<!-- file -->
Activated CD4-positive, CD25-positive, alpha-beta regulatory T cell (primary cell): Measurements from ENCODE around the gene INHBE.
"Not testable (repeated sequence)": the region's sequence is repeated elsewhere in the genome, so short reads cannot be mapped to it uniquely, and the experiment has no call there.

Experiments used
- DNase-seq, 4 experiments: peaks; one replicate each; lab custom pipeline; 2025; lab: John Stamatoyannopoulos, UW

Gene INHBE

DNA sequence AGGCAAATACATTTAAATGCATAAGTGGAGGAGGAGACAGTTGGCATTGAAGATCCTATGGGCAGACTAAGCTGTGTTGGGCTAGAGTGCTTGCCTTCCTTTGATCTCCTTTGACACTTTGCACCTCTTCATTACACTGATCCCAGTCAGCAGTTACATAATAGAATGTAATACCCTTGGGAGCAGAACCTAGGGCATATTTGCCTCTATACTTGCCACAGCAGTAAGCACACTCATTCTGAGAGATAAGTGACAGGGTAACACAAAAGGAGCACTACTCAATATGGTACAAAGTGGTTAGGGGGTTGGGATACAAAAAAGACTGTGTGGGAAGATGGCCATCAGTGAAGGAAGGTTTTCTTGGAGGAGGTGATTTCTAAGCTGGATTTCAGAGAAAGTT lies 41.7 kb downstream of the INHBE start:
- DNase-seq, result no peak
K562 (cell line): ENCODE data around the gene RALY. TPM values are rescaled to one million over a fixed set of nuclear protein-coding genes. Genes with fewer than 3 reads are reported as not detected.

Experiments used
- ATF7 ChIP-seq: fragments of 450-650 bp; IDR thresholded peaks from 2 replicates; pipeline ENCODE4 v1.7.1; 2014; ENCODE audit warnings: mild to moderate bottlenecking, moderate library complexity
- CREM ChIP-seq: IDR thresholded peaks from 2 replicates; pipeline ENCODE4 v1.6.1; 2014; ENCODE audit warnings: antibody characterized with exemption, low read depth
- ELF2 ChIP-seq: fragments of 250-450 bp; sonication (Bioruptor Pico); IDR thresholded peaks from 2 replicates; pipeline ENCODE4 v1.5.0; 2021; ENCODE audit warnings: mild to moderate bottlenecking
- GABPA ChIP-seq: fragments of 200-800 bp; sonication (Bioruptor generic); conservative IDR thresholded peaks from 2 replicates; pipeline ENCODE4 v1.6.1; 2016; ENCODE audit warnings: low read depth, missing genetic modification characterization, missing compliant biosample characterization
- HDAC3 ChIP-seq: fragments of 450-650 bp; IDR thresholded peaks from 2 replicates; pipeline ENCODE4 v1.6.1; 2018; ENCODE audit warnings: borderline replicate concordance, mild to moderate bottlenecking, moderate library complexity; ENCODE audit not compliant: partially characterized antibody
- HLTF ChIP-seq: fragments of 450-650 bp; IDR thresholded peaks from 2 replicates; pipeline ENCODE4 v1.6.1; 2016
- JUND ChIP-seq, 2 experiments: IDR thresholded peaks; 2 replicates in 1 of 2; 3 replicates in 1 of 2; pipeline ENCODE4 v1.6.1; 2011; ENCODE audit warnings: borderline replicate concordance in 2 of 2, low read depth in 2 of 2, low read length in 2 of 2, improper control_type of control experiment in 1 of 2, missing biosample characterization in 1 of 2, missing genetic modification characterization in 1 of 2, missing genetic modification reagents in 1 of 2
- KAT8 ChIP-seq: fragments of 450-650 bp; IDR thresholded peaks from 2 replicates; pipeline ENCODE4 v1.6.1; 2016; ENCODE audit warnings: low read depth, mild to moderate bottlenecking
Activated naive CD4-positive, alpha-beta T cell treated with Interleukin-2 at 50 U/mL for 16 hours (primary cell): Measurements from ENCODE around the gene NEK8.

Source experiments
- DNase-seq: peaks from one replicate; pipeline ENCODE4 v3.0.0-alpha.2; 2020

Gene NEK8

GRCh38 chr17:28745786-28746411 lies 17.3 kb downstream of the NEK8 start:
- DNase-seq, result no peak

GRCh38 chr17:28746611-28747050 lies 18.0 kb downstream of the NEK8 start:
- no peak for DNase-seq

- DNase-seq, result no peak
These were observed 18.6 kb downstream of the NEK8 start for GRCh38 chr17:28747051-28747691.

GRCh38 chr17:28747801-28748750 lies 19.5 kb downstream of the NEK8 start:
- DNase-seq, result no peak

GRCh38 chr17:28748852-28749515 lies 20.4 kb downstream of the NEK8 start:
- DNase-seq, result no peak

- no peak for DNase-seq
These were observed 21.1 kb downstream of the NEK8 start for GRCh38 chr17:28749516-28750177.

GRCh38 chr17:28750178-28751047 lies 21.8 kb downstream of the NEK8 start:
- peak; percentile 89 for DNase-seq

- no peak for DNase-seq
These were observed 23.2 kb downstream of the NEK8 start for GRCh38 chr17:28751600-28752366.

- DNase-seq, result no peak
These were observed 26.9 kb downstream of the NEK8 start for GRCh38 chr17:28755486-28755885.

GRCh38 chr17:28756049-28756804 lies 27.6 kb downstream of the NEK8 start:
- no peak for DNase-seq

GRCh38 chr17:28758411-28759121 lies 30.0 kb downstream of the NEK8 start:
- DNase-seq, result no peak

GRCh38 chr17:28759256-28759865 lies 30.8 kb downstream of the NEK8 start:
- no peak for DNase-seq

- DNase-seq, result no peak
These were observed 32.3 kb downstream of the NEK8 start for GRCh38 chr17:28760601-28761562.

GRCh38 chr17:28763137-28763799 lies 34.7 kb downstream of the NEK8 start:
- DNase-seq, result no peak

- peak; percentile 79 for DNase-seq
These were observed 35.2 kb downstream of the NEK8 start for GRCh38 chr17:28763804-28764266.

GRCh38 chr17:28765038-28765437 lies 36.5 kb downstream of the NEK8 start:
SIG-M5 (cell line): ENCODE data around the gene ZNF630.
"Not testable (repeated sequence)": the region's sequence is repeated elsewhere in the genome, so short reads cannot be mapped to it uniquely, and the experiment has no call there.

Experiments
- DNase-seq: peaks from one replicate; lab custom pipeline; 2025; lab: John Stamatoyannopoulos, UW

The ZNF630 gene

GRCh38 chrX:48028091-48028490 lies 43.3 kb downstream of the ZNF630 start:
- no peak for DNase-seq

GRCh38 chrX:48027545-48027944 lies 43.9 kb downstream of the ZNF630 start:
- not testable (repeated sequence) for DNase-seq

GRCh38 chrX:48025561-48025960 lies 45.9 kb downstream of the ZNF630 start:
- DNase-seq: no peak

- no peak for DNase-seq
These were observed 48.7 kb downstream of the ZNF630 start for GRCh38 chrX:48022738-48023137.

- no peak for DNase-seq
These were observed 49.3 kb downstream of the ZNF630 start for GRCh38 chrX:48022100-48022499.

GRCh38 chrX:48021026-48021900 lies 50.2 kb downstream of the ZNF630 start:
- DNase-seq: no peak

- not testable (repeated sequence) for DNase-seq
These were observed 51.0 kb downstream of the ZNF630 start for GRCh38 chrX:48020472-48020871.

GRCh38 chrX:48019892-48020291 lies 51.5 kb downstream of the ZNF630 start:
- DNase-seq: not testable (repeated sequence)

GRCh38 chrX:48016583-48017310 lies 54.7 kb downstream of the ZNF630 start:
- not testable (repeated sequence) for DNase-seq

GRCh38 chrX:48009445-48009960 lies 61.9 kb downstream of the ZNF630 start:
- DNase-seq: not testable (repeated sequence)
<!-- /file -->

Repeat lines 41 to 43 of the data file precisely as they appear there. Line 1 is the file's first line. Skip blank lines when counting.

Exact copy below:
- no peak for DNase-seq

GRCh38 chr17:28758411-28759121 lies 30.0 kb downstream of the NEK8 start:
- DNase-seq, result no peak